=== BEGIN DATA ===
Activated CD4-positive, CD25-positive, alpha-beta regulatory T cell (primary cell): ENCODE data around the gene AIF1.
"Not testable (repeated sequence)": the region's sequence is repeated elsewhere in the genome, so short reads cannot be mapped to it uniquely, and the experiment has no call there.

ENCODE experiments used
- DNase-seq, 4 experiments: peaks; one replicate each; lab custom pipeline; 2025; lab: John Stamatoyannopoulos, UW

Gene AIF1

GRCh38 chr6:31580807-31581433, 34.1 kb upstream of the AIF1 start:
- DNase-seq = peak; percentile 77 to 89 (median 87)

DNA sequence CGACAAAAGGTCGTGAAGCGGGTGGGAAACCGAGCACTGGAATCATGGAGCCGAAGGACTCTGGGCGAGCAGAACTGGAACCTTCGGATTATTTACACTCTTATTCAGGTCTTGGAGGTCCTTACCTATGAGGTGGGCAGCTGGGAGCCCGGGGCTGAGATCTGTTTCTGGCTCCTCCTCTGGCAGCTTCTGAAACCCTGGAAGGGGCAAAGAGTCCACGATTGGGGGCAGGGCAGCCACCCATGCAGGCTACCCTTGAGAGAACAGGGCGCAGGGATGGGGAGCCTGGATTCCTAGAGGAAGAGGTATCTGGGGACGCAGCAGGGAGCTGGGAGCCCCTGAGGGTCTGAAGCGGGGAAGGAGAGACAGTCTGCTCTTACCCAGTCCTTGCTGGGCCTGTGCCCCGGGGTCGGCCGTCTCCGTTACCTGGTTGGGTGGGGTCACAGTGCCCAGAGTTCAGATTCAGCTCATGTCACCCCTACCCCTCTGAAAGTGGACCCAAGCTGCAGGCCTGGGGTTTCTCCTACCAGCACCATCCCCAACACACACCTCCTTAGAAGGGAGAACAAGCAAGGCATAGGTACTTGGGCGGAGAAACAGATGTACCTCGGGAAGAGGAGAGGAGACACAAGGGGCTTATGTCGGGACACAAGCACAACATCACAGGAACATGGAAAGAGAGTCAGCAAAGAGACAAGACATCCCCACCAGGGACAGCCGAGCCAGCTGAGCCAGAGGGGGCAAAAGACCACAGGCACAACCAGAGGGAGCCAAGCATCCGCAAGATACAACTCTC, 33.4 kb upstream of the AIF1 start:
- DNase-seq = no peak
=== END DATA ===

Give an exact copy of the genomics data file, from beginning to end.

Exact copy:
Activated CD4-positive, CD25-positive, alpha-beta regulatory T cell (primary cell): ENCODE data around the gene AIF1.
"Not testable (repeated sequence)": the region's sequence is repeated elsewhere in the genome, so short reads cannot be mapped to it uniquely, and the experiment has no call there.

ENCODE experiments used
- DNase-seq, 4 experiments: peaks; one replicate each; lab custom pipeline; 2025; lab: John Stamatoyannopoulos, UW

Gene AIF1

GRCh38 chr6:31580807-31581433, 34.1 kb upstream of the AIF1 start:
- DNase-seq = peak; percentile 77 to 89 (median 87)

DNA sequence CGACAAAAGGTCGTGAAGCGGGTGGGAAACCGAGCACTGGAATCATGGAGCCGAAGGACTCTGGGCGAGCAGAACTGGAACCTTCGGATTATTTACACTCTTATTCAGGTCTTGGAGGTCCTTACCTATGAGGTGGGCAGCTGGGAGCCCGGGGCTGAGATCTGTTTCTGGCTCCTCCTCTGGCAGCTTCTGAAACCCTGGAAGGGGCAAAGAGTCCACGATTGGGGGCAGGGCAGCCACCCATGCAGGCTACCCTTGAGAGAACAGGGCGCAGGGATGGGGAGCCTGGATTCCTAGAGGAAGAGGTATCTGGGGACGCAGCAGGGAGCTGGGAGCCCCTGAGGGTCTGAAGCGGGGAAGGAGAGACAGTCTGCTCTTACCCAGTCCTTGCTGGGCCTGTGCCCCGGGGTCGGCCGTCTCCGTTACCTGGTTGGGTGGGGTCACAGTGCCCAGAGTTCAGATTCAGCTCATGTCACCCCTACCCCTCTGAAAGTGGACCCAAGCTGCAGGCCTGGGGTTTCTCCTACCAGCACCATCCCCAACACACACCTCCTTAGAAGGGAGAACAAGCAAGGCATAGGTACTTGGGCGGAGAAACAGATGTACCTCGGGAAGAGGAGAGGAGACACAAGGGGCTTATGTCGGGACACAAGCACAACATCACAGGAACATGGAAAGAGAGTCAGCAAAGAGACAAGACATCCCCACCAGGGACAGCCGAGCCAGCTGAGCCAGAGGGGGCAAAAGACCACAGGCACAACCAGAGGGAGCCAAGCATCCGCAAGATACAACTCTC, 33.4 kb upstream of the AIF1 start:
- DNase-seq = no peak